That particular Pinterest board reflected the taste of the pinner, which runs to skinny jeans and equestrienne looks (left). I do see 60+ women here in the narrowest pants tucked into boots, but they are a tiny (in all respects) minority.
The clothes didn't represent the range of what I and other retired (or semi-retired) women in my large city are wearing. One reason is our age, rarely under 55. (The majority of women in Canada retire between 60 and 64, with many working longer due to the recession.)
Style differences aside, there seem to be several requisites–what women seek when they no longer have to "look the part" for whatever occupation they had, regardless of where they live.
The Non-work Wardrobe: What Women Want
We're making a transition in our wardrobes but not our personal style. The preppy sales manager does not go all floaty boho, the crisply-tailored banker keeps her immaculate shirts.
This ensemble, one of those pinned by Laura Lewis, shows a number of pieces that could have been in a classic dresser's career closet and are still going strong (though I'd donate the boots, too high for me).
Not everyone is this classic. Many of my cohort prefer the softer lines of ethnic inspired wear or Eileen Fisher-type pieces, like this woman's jacket (from the Denny Andrews web site):
Those busy with boards and committees find a cardigan like White and Warren's Cashmere Curved Hem supplies enough "dressing", but feels cozy and comfortable. However, for those meetings, they will pair it with pants they once wore to the office rather than pale-wash jeans. Price, $320.
2. Our bodies have changed from tip to toe. If it didn't happen at 50, it's happened after 60! We are not necessarily bigger, but we have different proportions.
We seek the ease of stretch fabrics and knits, and don't want layers that bulk up the torso or the widest horizontal stripes. We avoid accessories that evoke pain: high heels, oversized, heavy bags.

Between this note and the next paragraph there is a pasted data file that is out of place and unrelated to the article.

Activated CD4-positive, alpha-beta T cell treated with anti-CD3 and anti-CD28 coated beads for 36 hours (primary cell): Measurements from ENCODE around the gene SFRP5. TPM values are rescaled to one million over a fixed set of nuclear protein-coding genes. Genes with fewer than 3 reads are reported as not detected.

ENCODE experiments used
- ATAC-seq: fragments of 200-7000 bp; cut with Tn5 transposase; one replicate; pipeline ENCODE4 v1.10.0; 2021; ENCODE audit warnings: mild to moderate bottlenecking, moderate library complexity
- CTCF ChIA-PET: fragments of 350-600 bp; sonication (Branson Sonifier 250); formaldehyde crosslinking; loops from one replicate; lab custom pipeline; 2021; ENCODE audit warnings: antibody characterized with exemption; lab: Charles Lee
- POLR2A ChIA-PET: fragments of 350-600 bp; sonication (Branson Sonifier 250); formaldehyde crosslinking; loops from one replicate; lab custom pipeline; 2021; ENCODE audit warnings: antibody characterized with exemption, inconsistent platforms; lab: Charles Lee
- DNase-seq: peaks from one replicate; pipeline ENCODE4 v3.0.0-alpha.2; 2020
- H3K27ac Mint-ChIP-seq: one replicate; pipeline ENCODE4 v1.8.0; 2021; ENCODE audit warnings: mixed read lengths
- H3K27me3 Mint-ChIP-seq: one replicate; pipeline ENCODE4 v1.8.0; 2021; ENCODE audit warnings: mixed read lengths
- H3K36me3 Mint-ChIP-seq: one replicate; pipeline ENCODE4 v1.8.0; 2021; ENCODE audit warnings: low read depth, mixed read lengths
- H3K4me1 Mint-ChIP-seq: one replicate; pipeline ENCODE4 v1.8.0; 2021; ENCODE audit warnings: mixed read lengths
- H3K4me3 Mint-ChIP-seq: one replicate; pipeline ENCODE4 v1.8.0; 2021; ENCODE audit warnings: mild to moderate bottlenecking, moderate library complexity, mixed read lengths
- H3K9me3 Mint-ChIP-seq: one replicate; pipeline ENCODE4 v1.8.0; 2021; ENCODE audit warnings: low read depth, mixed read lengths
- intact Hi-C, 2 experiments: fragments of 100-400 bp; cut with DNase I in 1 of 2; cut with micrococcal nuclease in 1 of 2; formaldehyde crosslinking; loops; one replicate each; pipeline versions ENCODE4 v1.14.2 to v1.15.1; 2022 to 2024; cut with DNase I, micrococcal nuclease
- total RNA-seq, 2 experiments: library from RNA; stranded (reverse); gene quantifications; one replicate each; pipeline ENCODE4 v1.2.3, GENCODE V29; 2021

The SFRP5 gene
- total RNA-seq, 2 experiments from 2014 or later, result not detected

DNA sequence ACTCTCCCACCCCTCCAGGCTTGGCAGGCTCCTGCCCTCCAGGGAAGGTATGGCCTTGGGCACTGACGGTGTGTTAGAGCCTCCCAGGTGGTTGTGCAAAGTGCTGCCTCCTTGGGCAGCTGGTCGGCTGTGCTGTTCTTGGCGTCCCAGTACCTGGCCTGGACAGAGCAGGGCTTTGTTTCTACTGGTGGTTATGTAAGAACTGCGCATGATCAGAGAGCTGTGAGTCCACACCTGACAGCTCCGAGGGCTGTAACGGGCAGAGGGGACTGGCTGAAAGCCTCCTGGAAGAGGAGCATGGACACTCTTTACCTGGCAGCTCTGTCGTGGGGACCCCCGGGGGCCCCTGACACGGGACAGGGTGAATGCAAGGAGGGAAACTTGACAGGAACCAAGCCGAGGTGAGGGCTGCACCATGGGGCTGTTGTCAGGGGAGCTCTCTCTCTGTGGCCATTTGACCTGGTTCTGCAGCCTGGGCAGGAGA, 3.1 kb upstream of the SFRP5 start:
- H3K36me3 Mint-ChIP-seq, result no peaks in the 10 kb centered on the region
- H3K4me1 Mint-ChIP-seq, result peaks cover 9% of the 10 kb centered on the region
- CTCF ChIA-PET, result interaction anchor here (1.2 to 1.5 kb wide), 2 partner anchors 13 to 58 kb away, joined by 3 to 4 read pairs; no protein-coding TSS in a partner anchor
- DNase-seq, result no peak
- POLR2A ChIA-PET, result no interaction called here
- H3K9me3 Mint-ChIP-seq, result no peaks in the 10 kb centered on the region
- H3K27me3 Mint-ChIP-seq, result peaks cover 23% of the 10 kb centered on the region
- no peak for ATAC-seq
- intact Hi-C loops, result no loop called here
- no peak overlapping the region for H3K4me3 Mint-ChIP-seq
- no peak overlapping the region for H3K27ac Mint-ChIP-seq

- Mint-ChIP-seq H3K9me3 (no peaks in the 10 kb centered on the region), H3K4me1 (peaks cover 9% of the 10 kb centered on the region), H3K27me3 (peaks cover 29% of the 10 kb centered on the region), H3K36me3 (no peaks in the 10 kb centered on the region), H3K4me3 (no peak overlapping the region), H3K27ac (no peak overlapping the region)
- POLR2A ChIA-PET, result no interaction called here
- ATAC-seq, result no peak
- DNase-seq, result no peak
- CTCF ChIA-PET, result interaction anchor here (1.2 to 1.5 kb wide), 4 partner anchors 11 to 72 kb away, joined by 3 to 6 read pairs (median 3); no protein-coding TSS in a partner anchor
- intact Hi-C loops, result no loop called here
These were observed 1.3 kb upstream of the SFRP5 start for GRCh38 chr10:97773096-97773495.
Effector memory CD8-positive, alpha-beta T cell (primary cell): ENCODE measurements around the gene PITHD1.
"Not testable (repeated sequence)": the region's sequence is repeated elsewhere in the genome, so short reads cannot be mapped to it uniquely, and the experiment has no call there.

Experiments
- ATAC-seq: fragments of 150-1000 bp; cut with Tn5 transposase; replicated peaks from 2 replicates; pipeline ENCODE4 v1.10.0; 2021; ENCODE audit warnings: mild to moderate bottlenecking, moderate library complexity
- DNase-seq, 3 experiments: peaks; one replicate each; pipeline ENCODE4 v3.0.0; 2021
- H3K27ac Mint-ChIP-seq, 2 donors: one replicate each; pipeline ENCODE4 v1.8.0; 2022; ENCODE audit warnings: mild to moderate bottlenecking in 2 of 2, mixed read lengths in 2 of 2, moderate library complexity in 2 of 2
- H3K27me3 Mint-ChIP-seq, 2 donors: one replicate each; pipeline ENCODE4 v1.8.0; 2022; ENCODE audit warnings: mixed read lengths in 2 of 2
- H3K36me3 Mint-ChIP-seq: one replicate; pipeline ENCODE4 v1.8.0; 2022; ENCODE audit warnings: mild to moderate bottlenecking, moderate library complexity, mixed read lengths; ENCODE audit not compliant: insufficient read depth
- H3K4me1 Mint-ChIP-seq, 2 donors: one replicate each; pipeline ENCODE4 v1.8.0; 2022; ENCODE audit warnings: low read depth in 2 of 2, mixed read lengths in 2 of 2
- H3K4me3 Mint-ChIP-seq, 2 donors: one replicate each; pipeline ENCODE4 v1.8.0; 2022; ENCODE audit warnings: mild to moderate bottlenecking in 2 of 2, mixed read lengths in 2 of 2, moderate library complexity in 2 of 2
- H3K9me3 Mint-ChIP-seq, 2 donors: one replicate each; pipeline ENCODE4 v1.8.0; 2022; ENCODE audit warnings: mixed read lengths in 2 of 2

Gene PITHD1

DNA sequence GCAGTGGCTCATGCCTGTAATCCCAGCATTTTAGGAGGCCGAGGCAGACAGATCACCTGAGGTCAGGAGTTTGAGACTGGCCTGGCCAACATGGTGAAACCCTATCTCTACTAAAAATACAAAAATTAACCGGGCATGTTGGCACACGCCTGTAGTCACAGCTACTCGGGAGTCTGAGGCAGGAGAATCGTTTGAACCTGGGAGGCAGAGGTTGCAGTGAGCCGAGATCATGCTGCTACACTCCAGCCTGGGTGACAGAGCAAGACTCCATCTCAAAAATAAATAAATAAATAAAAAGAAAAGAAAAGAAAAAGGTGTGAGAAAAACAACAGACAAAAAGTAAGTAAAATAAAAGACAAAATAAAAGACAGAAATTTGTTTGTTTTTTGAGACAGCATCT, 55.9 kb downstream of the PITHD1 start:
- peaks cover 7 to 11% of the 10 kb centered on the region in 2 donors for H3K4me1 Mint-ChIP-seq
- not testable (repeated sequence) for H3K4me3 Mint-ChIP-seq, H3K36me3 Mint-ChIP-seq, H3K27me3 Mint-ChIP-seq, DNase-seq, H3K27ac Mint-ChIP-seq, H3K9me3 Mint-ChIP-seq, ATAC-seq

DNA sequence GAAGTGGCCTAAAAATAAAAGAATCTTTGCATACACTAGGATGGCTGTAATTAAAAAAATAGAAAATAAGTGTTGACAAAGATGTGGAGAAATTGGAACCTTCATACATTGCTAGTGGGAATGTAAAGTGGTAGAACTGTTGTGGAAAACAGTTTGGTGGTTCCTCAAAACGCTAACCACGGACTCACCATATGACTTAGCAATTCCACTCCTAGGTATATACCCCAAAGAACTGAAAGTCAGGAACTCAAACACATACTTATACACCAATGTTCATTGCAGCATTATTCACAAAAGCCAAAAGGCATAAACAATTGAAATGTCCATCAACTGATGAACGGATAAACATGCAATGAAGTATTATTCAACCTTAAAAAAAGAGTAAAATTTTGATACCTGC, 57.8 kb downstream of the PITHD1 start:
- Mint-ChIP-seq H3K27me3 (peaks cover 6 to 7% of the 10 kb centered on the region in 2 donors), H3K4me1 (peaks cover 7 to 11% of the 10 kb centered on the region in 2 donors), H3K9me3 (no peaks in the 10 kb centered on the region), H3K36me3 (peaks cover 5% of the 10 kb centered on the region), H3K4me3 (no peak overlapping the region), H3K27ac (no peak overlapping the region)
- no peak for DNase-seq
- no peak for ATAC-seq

We are museum docents, breakfast-servers at schools, hospital volunteers. We do not dress like a Kardashian for such activities. The holey jeans below won't work, and few will choose a plaid untucked shirt.
This outfit from J. Jill, ponte pants and a silk/poly/cotton sweater with flats, goes out or stays home gracefully:
I have nothing against the discreet use of elastic used at the waist, as a flat-front or side insert, and don't understand the venom reserved for it: what do you think is holding up those yoga pants? (The J. Jill pants have a tailored waistband and zipper.)
3. Maintenance costs count.
Nearly all of the 60ish women I've polled spend less than in their working years and avoid added expense.
The pale ensemble below, while undeniably elegant, says hi to the cleaner's after every outing.
Give us a long sweater-jacket that will see us through three seasons, in a gorgeous ethereal shade, in washable cotton knit. (From Poetry UK; price £119.)
4. Retired women bump utility up a notch or two on our list of criteria, and are less blown about by the vagaries of fashion. But we know a standout piece is a good investment. We don't want only stalwart basics.
My head is turned by a shearling cape by Poetry–it has what Janice of The Vivienne Files calls "whoppage". When I ask myself "What am I doing when I'm wearing this?" and the answer is "Oh, who cares? I would sleep in it!", I'm in trouble.
Price? All right: £695. Feels better in pounds.
I might point out, too, that it will always fit.
Am I buying it? I think not, as where I live, those open sides would invite hypothermia. That's another joy of being more-or-less-retired: taking the time to think about a big purchase.